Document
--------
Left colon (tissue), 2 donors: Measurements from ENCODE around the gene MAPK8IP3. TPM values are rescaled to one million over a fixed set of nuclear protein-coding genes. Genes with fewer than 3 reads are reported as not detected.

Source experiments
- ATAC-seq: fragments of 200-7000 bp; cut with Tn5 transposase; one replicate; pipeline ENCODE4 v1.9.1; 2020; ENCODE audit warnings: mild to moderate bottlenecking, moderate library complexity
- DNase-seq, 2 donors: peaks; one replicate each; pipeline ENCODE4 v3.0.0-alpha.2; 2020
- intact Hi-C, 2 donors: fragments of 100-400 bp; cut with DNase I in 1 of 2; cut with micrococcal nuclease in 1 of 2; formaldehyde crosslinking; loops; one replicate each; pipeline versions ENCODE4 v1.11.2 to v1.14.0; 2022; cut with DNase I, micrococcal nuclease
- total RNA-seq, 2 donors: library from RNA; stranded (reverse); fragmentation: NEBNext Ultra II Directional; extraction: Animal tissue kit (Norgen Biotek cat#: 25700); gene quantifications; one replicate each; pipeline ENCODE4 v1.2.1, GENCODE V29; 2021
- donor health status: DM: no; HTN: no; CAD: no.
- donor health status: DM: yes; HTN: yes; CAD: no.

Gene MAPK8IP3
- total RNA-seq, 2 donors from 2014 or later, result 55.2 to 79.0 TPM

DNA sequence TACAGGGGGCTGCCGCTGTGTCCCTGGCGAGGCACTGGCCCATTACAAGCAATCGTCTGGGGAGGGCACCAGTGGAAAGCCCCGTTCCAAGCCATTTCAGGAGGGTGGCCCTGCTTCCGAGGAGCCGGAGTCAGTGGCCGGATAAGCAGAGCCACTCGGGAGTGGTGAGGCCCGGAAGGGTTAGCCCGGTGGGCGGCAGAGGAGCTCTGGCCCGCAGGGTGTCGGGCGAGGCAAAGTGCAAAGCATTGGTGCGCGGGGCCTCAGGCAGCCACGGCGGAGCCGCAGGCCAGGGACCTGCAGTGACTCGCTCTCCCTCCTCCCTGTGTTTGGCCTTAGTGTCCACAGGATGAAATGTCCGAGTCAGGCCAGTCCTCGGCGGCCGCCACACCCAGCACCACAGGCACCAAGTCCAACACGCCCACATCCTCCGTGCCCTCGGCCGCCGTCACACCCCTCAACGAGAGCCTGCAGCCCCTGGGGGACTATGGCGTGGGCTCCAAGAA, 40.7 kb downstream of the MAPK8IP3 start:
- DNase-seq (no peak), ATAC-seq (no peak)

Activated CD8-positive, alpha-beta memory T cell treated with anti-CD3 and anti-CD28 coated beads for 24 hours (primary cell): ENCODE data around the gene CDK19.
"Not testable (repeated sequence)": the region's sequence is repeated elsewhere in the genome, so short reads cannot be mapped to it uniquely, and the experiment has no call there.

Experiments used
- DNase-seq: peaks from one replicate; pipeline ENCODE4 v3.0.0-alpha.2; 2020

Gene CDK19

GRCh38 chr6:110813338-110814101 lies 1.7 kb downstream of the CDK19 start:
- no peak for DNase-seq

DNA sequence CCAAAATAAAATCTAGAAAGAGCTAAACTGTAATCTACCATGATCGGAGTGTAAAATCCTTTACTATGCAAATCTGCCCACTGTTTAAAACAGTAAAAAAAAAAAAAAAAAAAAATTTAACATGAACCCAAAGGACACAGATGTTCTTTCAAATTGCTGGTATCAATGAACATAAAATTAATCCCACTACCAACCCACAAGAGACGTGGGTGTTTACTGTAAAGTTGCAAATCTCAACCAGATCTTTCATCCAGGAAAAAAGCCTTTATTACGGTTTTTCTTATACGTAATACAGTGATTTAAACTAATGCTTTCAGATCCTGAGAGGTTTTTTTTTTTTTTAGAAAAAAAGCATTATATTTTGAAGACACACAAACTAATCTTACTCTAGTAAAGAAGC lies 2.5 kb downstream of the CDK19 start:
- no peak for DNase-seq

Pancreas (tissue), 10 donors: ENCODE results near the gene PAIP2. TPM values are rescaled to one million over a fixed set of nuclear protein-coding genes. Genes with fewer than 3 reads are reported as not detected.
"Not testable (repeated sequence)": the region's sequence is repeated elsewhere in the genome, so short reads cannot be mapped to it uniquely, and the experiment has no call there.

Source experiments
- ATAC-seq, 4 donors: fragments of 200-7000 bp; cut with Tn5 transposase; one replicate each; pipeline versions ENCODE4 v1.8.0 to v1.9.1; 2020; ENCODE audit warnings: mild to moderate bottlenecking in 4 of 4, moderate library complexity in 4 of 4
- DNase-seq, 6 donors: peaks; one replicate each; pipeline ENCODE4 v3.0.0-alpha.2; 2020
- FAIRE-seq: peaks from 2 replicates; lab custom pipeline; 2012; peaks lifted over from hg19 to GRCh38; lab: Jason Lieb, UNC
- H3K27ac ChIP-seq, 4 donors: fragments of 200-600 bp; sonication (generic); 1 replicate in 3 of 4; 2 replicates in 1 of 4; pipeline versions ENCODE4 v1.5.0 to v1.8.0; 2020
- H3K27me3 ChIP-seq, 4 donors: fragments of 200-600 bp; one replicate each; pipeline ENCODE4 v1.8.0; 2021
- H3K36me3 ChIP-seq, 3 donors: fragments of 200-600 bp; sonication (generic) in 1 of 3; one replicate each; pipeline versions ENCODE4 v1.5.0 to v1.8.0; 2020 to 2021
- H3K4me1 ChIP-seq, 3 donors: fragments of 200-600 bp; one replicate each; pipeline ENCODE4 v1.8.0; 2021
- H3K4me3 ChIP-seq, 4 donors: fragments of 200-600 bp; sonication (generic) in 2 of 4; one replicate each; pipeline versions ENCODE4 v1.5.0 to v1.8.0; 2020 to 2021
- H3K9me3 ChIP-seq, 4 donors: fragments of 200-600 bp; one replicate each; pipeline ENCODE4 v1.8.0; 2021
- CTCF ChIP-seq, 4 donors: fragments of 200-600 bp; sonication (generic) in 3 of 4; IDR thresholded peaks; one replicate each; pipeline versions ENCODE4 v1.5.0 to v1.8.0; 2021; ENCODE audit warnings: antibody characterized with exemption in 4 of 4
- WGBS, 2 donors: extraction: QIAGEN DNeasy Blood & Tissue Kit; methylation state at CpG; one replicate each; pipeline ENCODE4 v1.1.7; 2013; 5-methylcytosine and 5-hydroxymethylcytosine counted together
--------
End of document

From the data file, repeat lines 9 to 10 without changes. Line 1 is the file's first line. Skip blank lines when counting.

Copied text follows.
Gene MAPK8IP3
- total RNA-seq, 2 donors from 2014 or later, result 55.2 to 79.0 TPM